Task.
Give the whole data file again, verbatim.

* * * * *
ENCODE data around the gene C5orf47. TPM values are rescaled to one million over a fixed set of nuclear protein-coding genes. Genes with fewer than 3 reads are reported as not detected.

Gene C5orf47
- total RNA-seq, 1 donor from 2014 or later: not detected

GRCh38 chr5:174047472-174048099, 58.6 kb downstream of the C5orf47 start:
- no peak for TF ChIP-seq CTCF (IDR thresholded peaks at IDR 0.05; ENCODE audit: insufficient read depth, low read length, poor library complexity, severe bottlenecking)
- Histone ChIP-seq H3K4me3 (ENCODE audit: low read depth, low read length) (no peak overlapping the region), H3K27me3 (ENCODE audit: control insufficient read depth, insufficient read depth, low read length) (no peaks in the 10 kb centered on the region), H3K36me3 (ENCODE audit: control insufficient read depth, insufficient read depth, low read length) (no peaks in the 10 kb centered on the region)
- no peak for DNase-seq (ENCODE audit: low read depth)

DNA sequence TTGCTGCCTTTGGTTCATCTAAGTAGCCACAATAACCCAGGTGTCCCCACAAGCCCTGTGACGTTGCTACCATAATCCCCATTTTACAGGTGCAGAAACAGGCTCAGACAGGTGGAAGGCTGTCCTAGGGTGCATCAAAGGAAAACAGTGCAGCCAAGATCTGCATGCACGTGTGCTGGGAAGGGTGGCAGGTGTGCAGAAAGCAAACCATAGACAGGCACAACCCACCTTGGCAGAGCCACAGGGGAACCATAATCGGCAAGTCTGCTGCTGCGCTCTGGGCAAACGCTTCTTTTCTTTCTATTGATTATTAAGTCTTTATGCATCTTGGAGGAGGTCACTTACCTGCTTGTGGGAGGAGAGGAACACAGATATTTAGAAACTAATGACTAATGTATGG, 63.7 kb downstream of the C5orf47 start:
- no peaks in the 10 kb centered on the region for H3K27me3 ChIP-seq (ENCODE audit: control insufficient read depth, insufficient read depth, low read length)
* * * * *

ENCODE data around the gene C5orf47. TPM values are rescaled to one million over a fixed set of nuclear protein-coding genes. Genes with fewer than 3 reads are reported as not detected.

Gene C5orf47
- total RNA-seq, 1 donor from 2014 or later: not detected

GRCh38 chr5:174047472-174048099, 58.6 kb downstream of the C5orf47 start:
- no peak for TF ChIP-seq CTCF (IDR thresholded peaks at IDR 0.05; ENCODE audit: insufficient read depth, low read length, poor library complexity, severe bottlenecking)
- Histone ChIP-seq H3K4me3 (ENCODE audit: low read depth, low read length) (no peak overlapping the region), H3K27me3 (ENCODE audit: control insufficient read depth, insufficient read depth, low read length) (no peaks in the 10 kb centered on the region), H3K36me3 (ENCODE audit: control insufficient read depth, insufficient read depth, low read length) (no peaks in the 10 kb centered on the region)
- no peak for DNase-seq (ENCODE audit: low read depth)

DNA sequence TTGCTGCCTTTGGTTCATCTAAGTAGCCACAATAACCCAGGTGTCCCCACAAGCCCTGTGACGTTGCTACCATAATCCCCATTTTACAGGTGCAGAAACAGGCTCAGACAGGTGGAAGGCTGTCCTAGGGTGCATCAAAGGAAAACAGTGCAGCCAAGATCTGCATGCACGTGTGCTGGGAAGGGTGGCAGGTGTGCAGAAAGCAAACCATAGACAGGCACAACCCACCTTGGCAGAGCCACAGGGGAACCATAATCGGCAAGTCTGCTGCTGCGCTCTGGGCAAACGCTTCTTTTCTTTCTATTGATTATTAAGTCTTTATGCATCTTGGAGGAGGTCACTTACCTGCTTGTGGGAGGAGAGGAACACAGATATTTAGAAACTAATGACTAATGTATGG, 63.7 kb downstream of the C5orf47 start:
- no peaks in the 10 kb centered on the region for H3K27me3 ChIP-seq (ENCODE audit: control insufficient read depth, insufficient read depth, low read length)